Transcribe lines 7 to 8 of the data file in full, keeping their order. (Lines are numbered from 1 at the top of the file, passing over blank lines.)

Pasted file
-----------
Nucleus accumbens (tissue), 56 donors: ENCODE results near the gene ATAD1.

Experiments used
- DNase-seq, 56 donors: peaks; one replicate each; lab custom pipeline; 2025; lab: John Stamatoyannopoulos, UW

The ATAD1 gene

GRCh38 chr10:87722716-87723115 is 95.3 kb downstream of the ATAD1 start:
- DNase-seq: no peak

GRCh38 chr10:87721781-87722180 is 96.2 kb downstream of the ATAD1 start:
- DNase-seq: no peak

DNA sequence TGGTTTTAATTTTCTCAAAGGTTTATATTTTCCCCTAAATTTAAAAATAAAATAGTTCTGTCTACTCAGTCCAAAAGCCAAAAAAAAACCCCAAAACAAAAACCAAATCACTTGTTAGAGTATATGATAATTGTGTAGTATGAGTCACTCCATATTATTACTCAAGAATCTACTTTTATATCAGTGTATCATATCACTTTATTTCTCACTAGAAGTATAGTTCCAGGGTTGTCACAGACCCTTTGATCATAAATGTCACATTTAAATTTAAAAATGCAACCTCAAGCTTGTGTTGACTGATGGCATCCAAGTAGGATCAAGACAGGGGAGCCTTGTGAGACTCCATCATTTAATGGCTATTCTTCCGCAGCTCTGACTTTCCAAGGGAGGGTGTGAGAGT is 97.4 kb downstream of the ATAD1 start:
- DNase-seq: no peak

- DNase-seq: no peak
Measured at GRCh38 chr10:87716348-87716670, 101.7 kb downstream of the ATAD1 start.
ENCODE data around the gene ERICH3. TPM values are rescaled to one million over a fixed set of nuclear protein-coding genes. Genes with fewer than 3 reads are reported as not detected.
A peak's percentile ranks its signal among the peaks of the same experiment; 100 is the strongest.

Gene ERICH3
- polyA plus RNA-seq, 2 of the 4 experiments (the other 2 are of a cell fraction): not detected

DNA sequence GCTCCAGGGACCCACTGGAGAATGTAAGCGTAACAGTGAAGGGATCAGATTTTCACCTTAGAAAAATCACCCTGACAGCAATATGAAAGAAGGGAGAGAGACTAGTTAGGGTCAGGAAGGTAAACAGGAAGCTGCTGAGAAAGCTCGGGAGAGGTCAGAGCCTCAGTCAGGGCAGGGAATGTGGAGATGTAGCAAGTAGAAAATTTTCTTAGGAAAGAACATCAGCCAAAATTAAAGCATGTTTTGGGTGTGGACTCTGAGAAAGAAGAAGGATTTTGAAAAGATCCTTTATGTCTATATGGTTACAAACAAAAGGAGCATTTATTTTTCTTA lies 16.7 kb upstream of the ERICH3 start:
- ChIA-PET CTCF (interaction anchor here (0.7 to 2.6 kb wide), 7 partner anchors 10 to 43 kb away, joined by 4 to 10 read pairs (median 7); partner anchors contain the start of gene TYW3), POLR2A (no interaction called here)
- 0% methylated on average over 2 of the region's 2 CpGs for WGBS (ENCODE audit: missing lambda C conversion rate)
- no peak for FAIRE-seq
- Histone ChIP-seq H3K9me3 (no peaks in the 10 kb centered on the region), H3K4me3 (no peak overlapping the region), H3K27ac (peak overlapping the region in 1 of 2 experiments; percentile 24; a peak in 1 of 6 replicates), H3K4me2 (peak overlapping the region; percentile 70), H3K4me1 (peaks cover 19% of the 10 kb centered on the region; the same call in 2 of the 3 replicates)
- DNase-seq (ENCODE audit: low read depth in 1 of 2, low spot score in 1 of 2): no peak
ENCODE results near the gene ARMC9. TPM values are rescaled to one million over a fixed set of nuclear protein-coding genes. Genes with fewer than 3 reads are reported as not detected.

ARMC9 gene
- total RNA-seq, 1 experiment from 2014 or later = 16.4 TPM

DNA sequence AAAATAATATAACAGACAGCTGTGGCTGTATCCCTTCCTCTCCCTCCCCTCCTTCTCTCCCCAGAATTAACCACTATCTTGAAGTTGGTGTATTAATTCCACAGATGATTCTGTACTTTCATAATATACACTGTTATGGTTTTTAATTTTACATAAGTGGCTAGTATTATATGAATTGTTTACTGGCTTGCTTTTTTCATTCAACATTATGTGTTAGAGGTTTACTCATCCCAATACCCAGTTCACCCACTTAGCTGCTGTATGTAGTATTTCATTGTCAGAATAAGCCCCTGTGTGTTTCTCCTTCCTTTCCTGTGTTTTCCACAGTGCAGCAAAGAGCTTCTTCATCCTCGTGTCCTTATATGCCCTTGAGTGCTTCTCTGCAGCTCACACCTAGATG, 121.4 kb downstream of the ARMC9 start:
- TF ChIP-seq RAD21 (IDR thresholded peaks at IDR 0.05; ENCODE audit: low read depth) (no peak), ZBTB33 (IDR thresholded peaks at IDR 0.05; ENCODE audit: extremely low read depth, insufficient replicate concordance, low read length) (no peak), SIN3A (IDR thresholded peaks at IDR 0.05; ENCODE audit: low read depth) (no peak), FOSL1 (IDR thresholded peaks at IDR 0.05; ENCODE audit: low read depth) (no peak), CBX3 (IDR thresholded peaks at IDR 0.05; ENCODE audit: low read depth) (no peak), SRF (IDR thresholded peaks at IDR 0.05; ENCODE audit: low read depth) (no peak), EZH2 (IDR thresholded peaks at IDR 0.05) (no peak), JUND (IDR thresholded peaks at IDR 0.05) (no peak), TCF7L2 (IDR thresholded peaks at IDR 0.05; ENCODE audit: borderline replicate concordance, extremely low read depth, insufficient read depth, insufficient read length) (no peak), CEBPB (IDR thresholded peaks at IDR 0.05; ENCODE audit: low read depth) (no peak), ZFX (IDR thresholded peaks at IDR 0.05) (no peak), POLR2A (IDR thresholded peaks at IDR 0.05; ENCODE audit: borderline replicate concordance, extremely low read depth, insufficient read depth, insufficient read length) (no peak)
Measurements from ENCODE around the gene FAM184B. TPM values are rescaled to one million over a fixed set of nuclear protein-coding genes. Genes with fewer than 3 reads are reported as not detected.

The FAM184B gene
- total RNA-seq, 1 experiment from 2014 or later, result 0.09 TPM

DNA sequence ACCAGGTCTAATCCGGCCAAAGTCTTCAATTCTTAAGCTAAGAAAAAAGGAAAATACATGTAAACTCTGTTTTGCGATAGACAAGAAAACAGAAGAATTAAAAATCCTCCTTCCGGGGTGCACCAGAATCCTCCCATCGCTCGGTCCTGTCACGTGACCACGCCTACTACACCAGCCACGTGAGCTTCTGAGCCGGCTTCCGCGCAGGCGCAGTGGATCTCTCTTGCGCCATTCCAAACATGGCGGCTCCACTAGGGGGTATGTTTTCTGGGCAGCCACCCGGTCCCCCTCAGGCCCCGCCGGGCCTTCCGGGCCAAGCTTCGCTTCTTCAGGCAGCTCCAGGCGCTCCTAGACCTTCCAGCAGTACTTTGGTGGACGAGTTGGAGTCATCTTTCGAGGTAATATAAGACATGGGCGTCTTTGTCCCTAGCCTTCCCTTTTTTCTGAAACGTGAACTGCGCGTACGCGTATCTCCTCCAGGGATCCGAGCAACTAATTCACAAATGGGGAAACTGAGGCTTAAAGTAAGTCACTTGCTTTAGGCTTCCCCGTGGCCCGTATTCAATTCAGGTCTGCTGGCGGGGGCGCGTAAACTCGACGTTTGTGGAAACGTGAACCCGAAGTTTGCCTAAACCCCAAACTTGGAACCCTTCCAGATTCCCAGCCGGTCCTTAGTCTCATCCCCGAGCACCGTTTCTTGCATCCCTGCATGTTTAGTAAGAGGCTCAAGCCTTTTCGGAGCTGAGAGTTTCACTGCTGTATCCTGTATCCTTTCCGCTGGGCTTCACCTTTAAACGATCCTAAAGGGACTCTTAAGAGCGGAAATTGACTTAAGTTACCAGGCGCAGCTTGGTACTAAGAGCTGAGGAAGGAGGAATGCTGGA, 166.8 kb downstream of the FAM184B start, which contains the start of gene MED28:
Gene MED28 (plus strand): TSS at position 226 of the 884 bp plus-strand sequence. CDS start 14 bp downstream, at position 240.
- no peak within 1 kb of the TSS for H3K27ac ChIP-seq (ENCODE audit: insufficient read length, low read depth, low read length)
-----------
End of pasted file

GRCh38 chr10:87721781-87722180 is 96.2 kb downstream of the ATAD1 start:
- DNase-seq: no peak